If anything I was a little disappointed with the author’s own experiences and felt that he had perhaps misunderstood his visions a little. Interesting concept about hallucinogenic drugs giving insight into molecular biology, but little in substance other than comparative mythology coincidences. I like that he wrote for a regular, non-academic audience. Just a moment while we sign you in to your Goodreads account.
Narby also points to several coincidental religious icons featuring similar symbols, down to the medical caduceus which originated with the Greeks. Narby notes how the botanical and medical cosmoc of indigenous Amazonians can astonish western-trained scientists.
In a jereemy narrative of scientific discovery that opens new perspectives on biology, anthropology, and the limits of rationalism, The Cosmic Serpent reveals how startlingly different the world around us appears when we open our minds to it. Jeremy Narby is an anthropologist and writer.
My disappointment isn’t that his hypothesis is so unexpected which can be great! Cosmic Serpent Review This is without doubt one of the weirdest books that I have ever read in my life. Shamanism is like a reverse camera relative to modern science.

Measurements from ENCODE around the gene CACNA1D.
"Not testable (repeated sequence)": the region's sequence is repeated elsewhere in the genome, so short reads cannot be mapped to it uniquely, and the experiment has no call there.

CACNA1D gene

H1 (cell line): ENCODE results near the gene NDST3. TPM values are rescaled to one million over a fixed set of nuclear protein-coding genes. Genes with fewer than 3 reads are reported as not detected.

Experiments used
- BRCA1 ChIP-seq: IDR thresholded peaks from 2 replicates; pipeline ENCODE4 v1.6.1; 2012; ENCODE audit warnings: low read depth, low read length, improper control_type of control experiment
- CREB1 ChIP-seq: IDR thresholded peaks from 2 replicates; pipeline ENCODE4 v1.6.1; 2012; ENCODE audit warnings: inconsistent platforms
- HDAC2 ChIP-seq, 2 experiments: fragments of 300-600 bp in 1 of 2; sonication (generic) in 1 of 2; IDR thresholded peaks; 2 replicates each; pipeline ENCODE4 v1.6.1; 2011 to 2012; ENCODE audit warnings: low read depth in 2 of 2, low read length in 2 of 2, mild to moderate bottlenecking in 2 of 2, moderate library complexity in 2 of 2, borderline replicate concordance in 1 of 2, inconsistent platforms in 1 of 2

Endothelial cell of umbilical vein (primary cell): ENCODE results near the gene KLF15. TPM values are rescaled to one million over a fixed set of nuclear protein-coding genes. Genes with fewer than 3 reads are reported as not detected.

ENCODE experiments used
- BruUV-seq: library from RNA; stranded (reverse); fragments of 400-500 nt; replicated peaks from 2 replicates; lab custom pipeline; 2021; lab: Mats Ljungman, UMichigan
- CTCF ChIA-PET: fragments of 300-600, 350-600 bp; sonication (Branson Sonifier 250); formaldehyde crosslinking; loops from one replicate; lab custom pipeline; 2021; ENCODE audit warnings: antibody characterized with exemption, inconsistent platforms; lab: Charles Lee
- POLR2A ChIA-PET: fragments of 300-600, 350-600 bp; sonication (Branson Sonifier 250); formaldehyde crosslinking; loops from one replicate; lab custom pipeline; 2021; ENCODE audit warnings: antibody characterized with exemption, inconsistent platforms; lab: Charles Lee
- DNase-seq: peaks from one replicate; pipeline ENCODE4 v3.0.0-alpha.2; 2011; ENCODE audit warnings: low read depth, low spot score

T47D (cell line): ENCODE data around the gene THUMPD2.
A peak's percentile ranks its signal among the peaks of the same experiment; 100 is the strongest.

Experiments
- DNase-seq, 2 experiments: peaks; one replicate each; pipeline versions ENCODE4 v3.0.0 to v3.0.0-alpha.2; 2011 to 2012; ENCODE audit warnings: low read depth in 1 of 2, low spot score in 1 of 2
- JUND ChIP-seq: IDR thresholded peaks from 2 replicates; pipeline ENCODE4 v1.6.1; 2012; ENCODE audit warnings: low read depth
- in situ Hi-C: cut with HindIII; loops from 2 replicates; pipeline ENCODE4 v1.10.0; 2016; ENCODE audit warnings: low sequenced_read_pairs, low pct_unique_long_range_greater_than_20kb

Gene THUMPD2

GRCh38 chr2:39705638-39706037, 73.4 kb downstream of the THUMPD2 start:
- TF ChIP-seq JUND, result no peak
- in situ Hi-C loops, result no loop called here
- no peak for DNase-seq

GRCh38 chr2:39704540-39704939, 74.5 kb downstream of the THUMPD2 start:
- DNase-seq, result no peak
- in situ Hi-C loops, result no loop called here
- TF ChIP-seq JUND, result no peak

It is that the global network of DNA-based life emits ultra-weak radio waves, which are currently at the limits of measurement, but which we can nonetheless perceive in states of defocalization, such as hallucinations and dreams.
Are you taking the conclusions from your book further in your research? Want to Read Currently Reading Read. Narby describes his descent into a rabbit-hole like a mystery novel or an adventure flick, so it’s a very edible read. Geneticists Francis Crick and James Watson. In the end he was able to make connections between consciousness and DNA and the phenomenon of life. He proposes that DNA crystals in cells can receive information from biophotonic emissions and that all life is interacting in this way.
Intelligence in Nature which is not quite as One of My Landmark books: And yet, ayahuasca is used throughout the Amazon rain forest as an access to a hallucinatory world where images of spirits inform shaman how to use the hidden power of the plant life in the Amazon rain forest cure a very broad spectrum of disease. This article about an anthropology -related book is a stub. But this work has taken him tantalizingly close to all these ultimate answers.